Saturday, October 8, 2016
Washington Attorney General Bob Ferguson, joined by 20 states, is asking
the U.S. Supreme Court to hear the appeal of a case against
Backpage.com, which is accused of facilitating child sex trafficking.
Three “Jane Doe” plaintiffs — underage girls who were allegedly marketed for sex through Backpage.com — attempted to sue the website and its operators, only to be turned away by the trial court and the U.S. Court of Appeals for the First Circuit in Boston.
Their lawsuit alleges that Backpage’s conduct violates both federal and Massachusetts laws prohibiting companies from benefiting financially from ventures promoting or facilitating child sex trafficking.
In dismissing the suit, the courts cited a provision of the federal Communications Decency Act (CDA) that provides protection to websites that passively post third-party content without altering it. Using the same provision of the CDA among other arguments, Backpage successfully challenged a Washington state law in 2012 that added new penalties for posting sex ads featuring minors.
Congress passed the Communications Decency Act in 1996 in response to fears about Internet Service Providers becoming liable for defamatory statements made by their online users.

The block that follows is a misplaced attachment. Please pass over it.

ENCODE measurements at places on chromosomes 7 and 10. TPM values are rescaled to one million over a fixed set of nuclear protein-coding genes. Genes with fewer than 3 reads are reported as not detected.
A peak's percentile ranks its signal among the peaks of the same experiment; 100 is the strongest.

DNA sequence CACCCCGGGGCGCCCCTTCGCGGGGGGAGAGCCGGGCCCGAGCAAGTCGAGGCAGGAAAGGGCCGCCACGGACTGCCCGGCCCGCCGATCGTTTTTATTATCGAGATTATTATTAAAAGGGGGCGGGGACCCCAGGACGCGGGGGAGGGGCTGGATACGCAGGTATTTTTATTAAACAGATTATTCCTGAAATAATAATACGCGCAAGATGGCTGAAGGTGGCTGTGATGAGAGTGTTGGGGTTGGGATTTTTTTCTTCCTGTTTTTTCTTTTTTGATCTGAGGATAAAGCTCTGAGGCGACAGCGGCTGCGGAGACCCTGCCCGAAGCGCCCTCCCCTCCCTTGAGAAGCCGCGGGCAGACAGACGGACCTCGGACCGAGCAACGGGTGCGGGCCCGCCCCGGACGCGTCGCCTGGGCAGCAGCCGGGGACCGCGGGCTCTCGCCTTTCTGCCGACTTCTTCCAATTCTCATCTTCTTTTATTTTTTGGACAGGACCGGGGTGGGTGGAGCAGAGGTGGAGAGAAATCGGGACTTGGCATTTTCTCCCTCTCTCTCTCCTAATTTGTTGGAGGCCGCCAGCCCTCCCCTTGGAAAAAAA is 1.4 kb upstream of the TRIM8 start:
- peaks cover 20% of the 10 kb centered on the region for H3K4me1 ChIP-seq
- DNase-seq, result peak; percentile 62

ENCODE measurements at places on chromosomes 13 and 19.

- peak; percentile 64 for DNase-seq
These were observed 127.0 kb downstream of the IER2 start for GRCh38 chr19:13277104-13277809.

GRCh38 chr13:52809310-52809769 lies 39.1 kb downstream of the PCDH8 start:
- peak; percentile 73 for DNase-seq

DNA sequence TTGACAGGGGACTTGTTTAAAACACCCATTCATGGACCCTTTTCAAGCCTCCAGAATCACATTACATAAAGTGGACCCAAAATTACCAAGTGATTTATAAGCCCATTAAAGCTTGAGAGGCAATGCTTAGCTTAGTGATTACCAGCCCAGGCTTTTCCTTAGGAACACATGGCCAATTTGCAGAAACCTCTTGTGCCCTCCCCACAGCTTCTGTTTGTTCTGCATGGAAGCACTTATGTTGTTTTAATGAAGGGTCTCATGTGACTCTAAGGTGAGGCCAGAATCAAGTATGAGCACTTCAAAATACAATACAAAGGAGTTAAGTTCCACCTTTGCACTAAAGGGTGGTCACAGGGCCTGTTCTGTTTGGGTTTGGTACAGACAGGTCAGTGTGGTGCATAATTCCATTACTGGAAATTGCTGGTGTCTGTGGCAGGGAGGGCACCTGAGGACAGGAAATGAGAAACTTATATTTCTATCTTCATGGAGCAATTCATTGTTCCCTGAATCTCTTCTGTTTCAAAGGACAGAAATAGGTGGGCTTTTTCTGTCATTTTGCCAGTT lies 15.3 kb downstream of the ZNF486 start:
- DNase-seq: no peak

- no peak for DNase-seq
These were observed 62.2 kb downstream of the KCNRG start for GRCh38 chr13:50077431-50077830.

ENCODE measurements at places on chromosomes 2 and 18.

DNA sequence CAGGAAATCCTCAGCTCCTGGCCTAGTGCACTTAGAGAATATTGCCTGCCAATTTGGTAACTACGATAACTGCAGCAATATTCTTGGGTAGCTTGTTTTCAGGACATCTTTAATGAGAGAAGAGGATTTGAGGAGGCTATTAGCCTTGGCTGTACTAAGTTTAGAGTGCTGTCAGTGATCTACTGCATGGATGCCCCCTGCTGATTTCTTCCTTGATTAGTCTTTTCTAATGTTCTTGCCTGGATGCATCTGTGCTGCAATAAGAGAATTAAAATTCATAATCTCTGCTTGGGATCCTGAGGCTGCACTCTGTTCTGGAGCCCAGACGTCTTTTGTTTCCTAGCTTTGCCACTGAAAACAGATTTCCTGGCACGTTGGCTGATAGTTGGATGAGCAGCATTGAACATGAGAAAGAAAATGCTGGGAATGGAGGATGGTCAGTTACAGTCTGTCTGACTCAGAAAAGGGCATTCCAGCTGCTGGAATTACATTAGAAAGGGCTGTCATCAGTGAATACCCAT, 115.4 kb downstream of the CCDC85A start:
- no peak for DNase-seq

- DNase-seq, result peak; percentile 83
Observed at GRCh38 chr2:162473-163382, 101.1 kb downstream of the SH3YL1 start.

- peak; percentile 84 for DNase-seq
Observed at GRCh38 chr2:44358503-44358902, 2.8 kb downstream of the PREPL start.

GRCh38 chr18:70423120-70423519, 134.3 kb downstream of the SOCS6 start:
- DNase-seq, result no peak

“Backpage.com actively promotes child sex trafficking and must be held accountable,” Ferguson said. “I won’t stand by and let this site profit from promoting this type of sordid and illegal activity.”
In his brief to the Supreme Court, Ferguson argues that Backpage doesn’t simply post material created by others — it participates in developing the ads and creating business practices that conceal traffickers. Therefore it should not be afforded protection under the CDA.
Backpage, Ferguson asserts, encourages the use of language that will attract customers looking to prey on children, encourages payment methods that make transactions untraceable, strips metadata to impair law enforcement’s ability to find victims and even deletes “sting ads” posted by law enforcement.
In addition, rulings from other courts, including the Washington State Supreme Court and the appeals courts for the Seventh, Ninth and Tenth circuits, conflict with the First Circuit’s broad application of Communications Decency Act immunity, Ferguson said.
The filing continues the leadership role of the Washington Attorney General’s Office in combatting human trafficking, including former AG Rob McKenna, both statewide and nationally through the National Association of Attorneys General.
The states that have joined Washington on the brief are Colorado, Hawaii, Indiana, Kansas, Louisiana, Maryland, Michigan, Minnesota, Mississippi, Montana, Nebraska, New Hampshire, Ohio, Oklahoma, Oregon, Rhode Island, South Carolina, South Dakota, Utah and Vermont.
Deputy Solicitor General Anne Egeler is handling this case on behalf of the Attorney General’s Office.